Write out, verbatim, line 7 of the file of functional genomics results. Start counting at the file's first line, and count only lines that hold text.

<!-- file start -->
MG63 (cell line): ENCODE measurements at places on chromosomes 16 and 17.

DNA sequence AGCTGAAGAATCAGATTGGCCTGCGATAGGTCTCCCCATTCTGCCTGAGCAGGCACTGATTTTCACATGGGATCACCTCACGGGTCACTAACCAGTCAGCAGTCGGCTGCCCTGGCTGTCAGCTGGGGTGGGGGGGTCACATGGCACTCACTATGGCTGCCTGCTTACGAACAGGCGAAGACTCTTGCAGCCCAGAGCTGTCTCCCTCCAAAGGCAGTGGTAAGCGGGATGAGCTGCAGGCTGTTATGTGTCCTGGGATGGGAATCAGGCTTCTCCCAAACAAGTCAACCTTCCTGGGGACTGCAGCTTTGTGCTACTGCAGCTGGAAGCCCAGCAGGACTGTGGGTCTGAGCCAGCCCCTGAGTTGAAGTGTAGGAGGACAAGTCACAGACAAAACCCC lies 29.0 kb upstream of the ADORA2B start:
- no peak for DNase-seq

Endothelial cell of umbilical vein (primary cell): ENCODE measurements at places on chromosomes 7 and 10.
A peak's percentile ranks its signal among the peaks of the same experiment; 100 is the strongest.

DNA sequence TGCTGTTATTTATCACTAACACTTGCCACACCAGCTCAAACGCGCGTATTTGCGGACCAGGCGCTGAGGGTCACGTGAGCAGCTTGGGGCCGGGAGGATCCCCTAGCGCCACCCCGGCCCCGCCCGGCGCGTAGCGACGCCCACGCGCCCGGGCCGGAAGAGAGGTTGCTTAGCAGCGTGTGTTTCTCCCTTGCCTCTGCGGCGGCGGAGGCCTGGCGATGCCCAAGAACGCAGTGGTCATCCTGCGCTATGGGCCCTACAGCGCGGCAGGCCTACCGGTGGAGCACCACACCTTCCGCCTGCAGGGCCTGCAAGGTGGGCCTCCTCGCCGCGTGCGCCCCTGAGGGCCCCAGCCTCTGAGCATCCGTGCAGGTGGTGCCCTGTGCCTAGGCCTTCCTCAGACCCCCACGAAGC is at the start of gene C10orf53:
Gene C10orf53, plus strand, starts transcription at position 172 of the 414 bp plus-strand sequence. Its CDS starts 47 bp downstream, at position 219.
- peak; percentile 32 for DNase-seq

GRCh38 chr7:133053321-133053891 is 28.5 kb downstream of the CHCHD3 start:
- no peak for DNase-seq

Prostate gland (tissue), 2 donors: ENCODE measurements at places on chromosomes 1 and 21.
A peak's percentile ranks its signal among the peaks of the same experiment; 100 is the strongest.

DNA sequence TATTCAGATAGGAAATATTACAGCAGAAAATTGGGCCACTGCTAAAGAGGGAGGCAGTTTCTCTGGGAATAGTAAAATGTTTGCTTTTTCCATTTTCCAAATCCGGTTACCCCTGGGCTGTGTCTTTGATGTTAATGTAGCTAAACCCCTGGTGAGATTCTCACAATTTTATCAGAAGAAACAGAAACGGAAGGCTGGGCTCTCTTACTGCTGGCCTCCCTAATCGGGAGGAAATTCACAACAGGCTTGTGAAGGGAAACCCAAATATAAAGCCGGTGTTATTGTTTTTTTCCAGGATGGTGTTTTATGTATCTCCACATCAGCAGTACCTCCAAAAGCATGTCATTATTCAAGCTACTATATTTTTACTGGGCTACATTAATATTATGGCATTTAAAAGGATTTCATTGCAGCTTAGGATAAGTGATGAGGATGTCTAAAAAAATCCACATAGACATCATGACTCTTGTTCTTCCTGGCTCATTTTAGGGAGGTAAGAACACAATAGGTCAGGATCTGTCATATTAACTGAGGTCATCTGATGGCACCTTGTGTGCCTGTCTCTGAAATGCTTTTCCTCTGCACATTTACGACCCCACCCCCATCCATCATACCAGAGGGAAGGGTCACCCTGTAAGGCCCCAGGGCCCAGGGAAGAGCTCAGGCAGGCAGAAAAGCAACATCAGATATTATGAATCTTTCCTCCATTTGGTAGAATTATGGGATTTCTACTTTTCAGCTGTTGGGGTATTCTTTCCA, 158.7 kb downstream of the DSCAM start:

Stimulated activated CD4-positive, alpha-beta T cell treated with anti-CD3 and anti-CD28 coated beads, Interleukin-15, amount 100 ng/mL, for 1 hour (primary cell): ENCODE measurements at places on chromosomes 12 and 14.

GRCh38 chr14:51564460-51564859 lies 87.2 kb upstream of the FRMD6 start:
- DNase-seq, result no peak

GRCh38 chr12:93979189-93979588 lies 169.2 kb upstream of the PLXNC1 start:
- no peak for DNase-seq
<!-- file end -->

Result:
Gene C10orf53, plus strand, starts transcription at position 172 of the 414 bp plus-strand sequence. Its CDS starts 47 bp downstream, at position 219.